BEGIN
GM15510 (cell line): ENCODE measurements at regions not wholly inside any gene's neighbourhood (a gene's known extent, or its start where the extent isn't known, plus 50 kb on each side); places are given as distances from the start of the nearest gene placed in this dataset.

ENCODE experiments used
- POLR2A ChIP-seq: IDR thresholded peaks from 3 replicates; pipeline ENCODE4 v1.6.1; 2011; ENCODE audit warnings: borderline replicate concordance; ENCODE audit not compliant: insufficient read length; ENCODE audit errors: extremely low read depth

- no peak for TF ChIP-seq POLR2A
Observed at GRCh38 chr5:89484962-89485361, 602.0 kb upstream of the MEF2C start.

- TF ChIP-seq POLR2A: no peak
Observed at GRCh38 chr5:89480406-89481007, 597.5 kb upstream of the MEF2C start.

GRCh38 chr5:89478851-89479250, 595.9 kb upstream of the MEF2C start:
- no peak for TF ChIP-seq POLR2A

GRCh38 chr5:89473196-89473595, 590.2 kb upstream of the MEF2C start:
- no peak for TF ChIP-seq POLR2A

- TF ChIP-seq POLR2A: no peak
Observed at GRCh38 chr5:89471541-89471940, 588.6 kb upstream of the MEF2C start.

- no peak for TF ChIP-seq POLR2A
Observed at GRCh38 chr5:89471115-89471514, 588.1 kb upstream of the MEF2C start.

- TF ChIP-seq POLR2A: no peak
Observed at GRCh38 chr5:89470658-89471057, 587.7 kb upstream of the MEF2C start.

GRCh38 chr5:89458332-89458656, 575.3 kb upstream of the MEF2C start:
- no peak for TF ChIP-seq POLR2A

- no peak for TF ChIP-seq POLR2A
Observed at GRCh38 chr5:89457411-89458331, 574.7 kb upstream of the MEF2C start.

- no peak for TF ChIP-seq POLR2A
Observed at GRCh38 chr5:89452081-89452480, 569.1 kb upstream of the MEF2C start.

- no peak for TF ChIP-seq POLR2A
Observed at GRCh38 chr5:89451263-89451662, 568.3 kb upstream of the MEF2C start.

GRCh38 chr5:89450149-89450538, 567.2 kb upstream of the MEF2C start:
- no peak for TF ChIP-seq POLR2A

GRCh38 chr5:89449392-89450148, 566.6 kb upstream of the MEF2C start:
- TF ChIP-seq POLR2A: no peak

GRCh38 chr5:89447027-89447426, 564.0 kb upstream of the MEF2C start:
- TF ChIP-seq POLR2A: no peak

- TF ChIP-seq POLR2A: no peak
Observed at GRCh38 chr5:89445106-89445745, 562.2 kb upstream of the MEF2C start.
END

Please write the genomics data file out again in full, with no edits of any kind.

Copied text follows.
GM15510 (cell line): ENCODE measurements at regions not wholly inside any gene's neighbourhood (a gene's known extent, or its start where the extent isn't known, plus 50 kb on each side); places are given as distances from the start of the nearest gene placed in this dataset.

ENCODE experiments used
- POLR2A ChIP-seq: IDR thresholded peaks from 3 replicates; pipeline ENCODE4 v1.6.1; 2011; ENCODE audit warnings: borderline replicate concordance; ENCODE audit not compliant: insufficient read length; ENCODE audit errors: extremely low read depth

- no peak for TF ChIP-seq POLR2A
Observed at GRCh38 chr5:89484962-89485361, 602.0 kb upstream of the MEF2C start.

- TF ChIP-seq POLR2A: no peak
Observed at GRCh38 chr5:89480406-89481007, 597.5 kb upstream of the MEF2C start.

GRCh38 chr5:89478851-89479250, 595.9 kb upstream of the MEF2C start:
- no peak for TF ChIP-seq POLR2A

GRCh38 chr5:89473196-89473595, 590.2 kb upstream of the MEF2C start:
- no peak for TF ChIP-seq POLR2A

- TF ChIP-seq POLR2A: no peak
Observed at GRCh38 chr5:89471541-89471940, 588.6 kb upstream of the MEF2C start.

- no peak for TF ChIP-seq POLR2A
Observed at GRCh38 chr5:89471115-89471514, 588.1 kb upstream of the MEF2C start.

- TF ChIP-seq POLR2A: no peak
Observed at GRCh38 chr5:89470658-89471057, 587.7 kb upstream of the MEF2C start.

GRCh38 chr5:89458332-89458656, 575.3 kb upstream of the MEF2C start:
- no peak for TF ChIP-seq POLR2A

- no peak for TF ChIP-seq POLR2A
Observed at GRCh38 chr5:89457411-89458331, 574.7 kb upstream of the MEF2C start.

- no peak for TF ChIP-seq POLR2A
Observed at GRCh38 chr5:89452081-89452480, 569.1 kb upstream of the MEF2C start.

- no peak for TF ChIP-seq POLR2A
Observed at GRCh38 chr5:89451263-89451662, 568.3 kb upstream of the MEF2C start.

GRCh38 chr5:89450149-89450538, 567.2 kb upstream of the MEF2C start:
- no peak for TF ChIP-seq POLR2A

GRCh38 chr5:89449392-89450148, 566.6 kb upstream of the MEF2C start:
- TF ChIP-seq POLR2A: no peak

GRCh38 chr5:89447027-89447426, 564.0 kb upstream of the MEF2C start:
- TF ChIP-seq POLR2A: no peak

- TF ChIP-seq POLR2A: no peak
Observed at GRCh38 chr5:89445106-89445745, 562.2 kb upstream of the MEF2C start.